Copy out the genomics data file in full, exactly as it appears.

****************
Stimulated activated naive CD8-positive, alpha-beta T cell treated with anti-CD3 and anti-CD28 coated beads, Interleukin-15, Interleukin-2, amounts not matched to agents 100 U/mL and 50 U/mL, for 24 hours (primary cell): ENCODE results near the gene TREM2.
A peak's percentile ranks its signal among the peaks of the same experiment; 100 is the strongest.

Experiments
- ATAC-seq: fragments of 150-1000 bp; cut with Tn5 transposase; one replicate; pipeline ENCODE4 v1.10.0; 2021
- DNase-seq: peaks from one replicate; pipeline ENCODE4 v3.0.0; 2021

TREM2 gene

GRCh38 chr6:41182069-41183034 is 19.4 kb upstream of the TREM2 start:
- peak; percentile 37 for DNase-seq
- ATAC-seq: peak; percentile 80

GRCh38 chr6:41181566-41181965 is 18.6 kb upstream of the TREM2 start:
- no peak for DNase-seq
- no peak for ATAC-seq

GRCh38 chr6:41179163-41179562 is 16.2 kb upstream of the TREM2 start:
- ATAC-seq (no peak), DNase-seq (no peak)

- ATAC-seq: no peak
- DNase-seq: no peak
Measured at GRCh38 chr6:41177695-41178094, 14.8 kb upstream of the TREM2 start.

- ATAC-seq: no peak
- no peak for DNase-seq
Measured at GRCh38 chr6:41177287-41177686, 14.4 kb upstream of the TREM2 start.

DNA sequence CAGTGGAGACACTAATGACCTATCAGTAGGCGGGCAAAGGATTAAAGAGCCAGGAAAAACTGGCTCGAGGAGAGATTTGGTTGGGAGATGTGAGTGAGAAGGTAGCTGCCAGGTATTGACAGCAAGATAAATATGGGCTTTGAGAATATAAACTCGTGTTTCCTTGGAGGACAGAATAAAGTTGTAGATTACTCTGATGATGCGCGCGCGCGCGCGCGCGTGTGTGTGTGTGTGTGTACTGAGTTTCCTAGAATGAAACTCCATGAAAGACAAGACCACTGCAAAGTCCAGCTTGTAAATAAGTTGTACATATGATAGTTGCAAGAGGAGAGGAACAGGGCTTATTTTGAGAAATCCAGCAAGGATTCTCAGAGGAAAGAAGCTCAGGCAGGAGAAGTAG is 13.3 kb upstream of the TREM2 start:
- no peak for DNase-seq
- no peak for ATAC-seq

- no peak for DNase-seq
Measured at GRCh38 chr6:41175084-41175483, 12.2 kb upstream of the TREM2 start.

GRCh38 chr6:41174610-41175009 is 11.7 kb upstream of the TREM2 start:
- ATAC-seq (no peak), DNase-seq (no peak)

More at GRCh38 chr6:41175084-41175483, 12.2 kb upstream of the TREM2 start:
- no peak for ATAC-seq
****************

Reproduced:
Stimulated activated naive CD8-positive, alpha-beta T cell treated with anti-CD3 and anti-CD28 coated beads, Interleukin-15, Interleukin-2, amounts not matched to agents 100 U/mL and 50 U/mL, for 24 hours (primary cell): ENCODE results near the gene TREM2.
A peak's percentile ranks its signal among the peaks of the same experiment; 100 is the strongest.

Experiments
- ATAC-seq: fragments of 150-1000 bp; cut with Tn5 transposase; one replicate; pipeline ENCODE4 v1.10.0; 2021
- DNase-seq: peaks from one replicate; pipeline ENCODE4 v3.0.0; 2021

TREM2 gene

GRCh38 chr6:41182069-41183034 is 19.4 kb upstream of the TREM2 start:
- peak; percentile 37 for DNase-seq
- ATAC-seq: peak; percentile 80

GRCh38 chr6:41181566-41181965 is 18.6 kb upstream of the TREM2 start:
- no peak for DNase-seq
- no peak for ATAC-seq

GRCh38 chr6:41179163-41179562 is 16.2 kb upstream of the TREM2 start:
- ATAC-seq (no peak), DNase-seq (no peak)

- ATAC-seq: no peak
- DNase-seq: no peak
Measured at GRCh38 chr6:41177695-41178094, 14.8 kb upstream of the TREM2 start.

- ATAC-seq: no peak
- no peak for DNase-seq
Measured at GRCh38 chr6:41177287-41177686, 14.4 kb upstream of the TREM2 start.

DNA sequence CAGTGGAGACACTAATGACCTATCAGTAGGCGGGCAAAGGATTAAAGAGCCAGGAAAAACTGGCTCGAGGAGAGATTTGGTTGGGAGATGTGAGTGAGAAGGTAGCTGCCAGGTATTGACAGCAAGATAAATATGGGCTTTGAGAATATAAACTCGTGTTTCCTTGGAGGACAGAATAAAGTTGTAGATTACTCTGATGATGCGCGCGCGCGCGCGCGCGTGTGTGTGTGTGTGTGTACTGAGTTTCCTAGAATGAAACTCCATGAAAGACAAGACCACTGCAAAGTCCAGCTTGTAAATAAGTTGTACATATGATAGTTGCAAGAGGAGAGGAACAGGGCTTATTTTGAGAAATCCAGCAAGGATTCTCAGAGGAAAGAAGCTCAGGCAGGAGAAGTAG is 13.3 kb upstream of the TREM2 start:
- no peak for DNase-seq
- no peak for ATAC-seq

- no peak for DNase-seq
Measured at GRCh38 chr6:41175084-41175483, 12.2 kb upstream of the TREM2 start.

GRCh38 chr6:41174610-41175009 is 11.7 kb upstream of the TREM2 start:
- ATAC-seq (no peak), DNase-seq (no peak)

More at GRCh38 chr6:41175084-41175483, 12.2 kb upstream of the TREM2 start:
- no peak for ATAC-seq